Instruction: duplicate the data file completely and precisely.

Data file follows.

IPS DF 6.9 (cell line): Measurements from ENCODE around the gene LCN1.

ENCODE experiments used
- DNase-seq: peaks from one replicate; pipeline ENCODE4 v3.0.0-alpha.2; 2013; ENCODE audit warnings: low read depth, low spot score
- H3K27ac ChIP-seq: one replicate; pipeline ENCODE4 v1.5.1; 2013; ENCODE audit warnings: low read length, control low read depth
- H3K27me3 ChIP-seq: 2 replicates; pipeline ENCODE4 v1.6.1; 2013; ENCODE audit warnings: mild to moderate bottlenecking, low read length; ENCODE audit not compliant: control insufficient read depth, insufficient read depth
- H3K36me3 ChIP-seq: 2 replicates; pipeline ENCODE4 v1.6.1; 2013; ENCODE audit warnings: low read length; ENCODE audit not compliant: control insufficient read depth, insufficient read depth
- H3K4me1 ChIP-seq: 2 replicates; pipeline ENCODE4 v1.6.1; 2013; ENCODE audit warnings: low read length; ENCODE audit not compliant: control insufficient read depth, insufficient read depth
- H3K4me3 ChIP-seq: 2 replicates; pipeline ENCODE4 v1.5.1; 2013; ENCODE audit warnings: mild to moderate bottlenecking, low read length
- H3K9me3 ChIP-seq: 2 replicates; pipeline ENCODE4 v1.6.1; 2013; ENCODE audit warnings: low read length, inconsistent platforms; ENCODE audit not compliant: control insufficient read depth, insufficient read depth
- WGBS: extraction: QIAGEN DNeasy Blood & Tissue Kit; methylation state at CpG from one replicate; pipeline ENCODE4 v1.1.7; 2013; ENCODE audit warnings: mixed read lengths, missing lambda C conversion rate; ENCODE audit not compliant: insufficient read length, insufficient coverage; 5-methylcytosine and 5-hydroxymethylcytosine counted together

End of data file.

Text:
IPS DF 6.9 (cell line): Measurements from ENCODE around the gene LCN1.

ENCODE experiments used
- DNase-seq: peaks from one replicate; pipeline ENCODE4 v3.0.0-alpha.2; 2013; ENCODE audit warnings: low read depth, low spot score
- H3K27ac ChIP-seq: one replicate; pipeline ENCODE4 v1.5.1; 2013; ENCODE audit warnings: low read length, control low read depth
- H3K27me3 ChIP-seq: 2 replicates; pipeline ENCODE4 v1.6.1; 2013; ENCODE audit warnings: mild to moderate bottlenecking, low read length; ENCODE audit not compliant: control insufficient read depth, insufficient read depth
- H3K36me3 ChIP-seq: 2 replicates; pipeline ENCODE4 v1.6.1; 2013; ENCODE audit warnings: low read length; ENCODE audit not compliant: control insufficient read depth, insufficient read depth
- H3K4me1 ChIP-seq: 2 replicates; pipeline ENCODE4 v1.6.1; 2013; ENCODE audit warnings: low read length; ENCODE audit not compliant: control insufficient read depth, insufficient read depth
- H3K4me3 ChIP-seq: 2 replicates; pipeline ENCODE4 v1.5.1; 2013; ENCODE audit warnings: mild to moderate bottlenecking, low read length
- H3K9me3 ChIP-seq: 2 replicates; pipeline ENCODE4 v1.6.1; 2013; ENCODE audit warnings: low read length, inconsistent platforms; ENCODE audit not compliant: control insufficient read depth, insufficient read depth
- WGBS: extraction: QIAGEN DNeasy Blood & Tissue Kit; methylation state at CpG from one replicate; pipeline ENCODE4 v1.1.7; 2013; ENCODE audit warnings: mixed read lengths, missing lambda C conversion rate; ENCODE audit not compliant: insufficient read length, insufficient coverage; 5-methylcytosine and 5-hydroxymethylcytosine counted together